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The Beast: Riding the Rails and Dodging Narcos on the Migrant Trail by [Martinez, Oscar]
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The Beast: Riding the Rails and Dodging Narcos on the Migrant Trail Kindle Edition

4.4 out of 5 stars 7 customer reviews

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Length: 313 pages Word Wise: Enabled Enhanced Typesetting: Enabled
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Review

“The graceful, incisive writing lifts The Beast from being merely an impressive feat of reportage into the realm of literature. Mr. Martínez has produced something that is an honorable successor to enduring works like George Orwell’s The Road to Wigan Pier or Jacob Riis’s How the Other Half Lives.” – Larry Rohter, New York Times

“To understand the dramatic realities faced by the migrants who flee northwards to find work in the United States, Óscar Martínez literally jumped trains and dodged killers. He deserves praise not only for his efforts, and for what he writes about, but because he writes so very well.” – John Lee Anderson, New Yorker

“A heartbreaking book about the world’s most invisible people. A revelatory work of love and hair-raising courage.” – New York Review of Books

“The Beast is extraordinary, first, for the courage that Martínez summoned to write it; and, second, for the hidden lives he reveals. No other writer has got this close to a migration that Amnesty International estimates left 70,000 unaccounted for between 2006 and 2012. Read together, the vivid personal stories told here have the force of a novel, the bravery of the migrants holding up a terrible mirror to the gang violence of Central America, the grotesque institutional breakdown of backcountry Mexico, and the callousness of the US, which once fanned civil wars in Central America and now turns its back on the problems those conflicts helped create. Yet if Martínez feels anger, he does not show it. Instead, his precise, empathetic and often poetic language summons rage and pity but also admiration in the reader.” – John Paul Rathbone, Financial Times

“The most extraordinary (and harrowing) book I read this year. Beautiful and searing and impossible to put down.” – Junot Díaz

“Óscar Martínez has written a gale-force book, a sweep across the equally daunting criminal and physical landscapes from the vantage point of those at the war’s coalface: Central American migrants crossing Mexico by train, road and on foot through scrub and desert, chasing the phantasmagoria of America, such is the misery or danger back home … Martínez is clearly a wonderful listener––journalism’s rarest and most important attribute—and this makes his prose resound with raw authenticity.” – Ed Vulliamy, Observer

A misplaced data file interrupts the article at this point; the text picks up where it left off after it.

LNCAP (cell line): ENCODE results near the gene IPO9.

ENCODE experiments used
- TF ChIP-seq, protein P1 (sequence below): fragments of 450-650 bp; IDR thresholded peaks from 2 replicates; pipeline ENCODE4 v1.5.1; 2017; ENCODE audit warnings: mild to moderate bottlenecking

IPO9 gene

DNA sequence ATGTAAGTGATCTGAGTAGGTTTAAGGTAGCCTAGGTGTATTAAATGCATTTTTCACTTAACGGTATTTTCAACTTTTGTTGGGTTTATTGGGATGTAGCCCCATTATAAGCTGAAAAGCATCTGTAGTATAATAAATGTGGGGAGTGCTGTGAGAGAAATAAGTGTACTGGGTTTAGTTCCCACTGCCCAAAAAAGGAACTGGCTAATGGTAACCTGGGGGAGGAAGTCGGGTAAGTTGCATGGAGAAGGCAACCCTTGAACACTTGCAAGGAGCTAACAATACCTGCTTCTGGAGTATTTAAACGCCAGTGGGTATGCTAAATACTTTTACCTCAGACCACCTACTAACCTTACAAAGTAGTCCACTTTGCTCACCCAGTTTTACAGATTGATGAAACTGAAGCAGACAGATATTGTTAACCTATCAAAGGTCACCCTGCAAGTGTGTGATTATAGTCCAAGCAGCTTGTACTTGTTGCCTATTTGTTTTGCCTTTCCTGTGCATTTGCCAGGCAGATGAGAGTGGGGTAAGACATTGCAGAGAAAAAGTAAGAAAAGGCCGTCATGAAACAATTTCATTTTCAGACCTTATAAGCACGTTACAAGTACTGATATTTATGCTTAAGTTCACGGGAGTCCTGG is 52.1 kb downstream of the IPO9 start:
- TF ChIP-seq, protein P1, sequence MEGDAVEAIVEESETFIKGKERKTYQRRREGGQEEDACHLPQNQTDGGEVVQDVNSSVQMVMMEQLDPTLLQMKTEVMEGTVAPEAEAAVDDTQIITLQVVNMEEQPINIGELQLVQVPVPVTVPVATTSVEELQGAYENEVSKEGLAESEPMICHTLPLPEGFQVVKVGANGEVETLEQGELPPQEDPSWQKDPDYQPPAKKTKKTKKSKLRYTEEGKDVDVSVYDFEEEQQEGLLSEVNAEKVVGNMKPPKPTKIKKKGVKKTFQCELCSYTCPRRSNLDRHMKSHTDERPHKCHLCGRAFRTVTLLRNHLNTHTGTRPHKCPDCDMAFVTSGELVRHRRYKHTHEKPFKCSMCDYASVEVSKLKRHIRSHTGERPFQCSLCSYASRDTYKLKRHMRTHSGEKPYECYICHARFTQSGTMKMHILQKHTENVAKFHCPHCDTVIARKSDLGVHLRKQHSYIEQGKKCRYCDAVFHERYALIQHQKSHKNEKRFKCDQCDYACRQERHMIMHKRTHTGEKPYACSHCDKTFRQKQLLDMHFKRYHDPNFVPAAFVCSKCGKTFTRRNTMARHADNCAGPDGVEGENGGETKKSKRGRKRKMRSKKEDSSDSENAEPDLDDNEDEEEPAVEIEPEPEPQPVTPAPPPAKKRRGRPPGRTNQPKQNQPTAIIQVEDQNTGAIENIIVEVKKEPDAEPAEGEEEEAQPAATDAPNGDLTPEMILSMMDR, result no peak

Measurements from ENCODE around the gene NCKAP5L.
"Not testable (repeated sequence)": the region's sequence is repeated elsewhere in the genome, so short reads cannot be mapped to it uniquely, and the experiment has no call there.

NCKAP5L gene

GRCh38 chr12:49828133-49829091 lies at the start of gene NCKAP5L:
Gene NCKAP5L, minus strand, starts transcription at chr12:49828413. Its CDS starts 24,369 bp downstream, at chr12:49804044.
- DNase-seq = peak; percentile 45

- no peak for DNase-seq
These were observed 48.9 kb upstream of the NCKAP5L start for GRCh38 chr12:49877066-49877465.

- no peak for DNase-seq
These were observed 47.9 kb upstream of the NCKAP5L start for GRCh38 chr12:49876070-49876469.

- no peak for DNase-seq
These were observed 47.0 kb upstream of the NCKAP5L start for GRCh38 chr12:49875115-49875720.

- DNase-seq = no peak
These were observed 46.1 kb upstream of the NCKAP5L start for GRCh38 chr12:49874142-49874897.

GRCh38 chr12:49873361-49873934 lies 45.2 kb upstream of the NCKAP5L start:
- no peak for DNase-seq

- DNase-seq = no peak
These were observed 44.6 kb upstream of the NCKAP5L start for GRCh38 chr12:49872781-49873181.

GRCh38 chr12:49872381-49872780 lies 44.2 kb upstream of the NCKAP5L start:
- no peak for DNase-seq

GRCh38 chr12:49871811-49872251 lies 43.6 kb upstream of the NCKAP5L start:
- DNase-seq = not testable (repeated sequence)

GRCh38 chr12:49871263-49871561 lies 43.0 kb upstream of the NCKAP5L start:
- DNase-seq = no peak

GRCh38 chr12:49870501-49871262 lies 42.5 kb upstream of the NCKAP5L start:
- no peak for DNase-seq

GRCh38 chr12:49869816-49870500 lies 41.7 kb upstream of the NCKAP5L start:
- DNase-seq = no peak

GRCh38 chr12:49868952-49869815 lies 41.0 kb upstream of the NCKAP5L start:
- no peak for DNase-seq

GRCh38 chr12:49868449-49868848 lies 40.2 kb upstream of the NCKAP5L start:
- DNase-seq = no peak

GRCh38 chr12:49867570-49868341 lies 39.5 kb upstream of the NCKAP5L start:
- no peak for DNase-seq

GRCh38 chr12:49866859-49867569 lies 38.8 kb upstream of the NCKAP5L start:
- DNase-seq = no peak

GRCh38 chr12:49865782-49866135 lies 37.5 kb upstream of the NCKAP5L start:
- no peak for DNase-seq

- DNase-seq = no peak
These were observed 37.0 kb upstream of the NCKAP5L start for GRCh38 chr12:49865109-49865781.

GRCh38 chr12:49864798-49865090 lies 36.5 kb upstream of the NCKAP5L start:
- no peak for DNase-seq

“The world that Óscar Martínez, a Salvadoran journalist, set out to report on five years ago is so violent, depraved and hellish, you can hardly believe he survived to tell the tale ... rugged prose, beautifully translated.” – Economist

“Martínez is a powerful storyteller and his approach to investigative journalism is closer to anthropological immersion: He walks with migrants through bloody forests, eats with them at spartan shelters, and rides with them atop speeding trains.” – Columbia Journalism Review

“The Beast, like so many great books, lands on you with a revelatory frisson, the arrival of a story we didn’t know we were waiting to hear.” – Los Angeles Review of Books

“Óscar Martínez is a journalist of uncommon bravery and a writer of prodigious talent. The Beast is a powerful, necessary book, one of the finest pieces of journalism to emerge from Latin America in years.” – Daniel Alarcón, author of At Night We Walk in Circles

“A heartbreaking book about the world's most invisible people. A revelatory work of love and hair-raising courage.” – Alma Guillermoprieto, Latin America correspondent for the New York Review of Books, author of Dancing with Cuba

“Martínez's writing is eloquent, gritty, and incisive, embedded in vividly observed detail ...” – New York Journal of Books

“Oscar Martínez is one of the bravest writers in Latin America, if not the world. He's also one of the best... he has crafted a portrait of the hellish conditions and dangers for those dreaming of a better life. For such devastating subject matter, it's a fluent, humane, readable book, and one of the most capital-I important, capital-I inspiring released this year... an essential piece of writing about some of the hardest and most hopeful young people on earth” – Charlie Robin Jones, Dazed & Confused

“The statistics are terrifying. Amnesty International recently estimated that as many as 70,000 undocumented migrants went missing in Mexico between 2006 and 2012. An estimated 80 per cent of migrant women are raped on the journey. Martinez – who faces untold dangers as a reporter – gets beyond these numbers with skill and subtlety. He tells the stories of individuals with names, ages, faces, families, for whom migration is a matter of life and death.” – Independent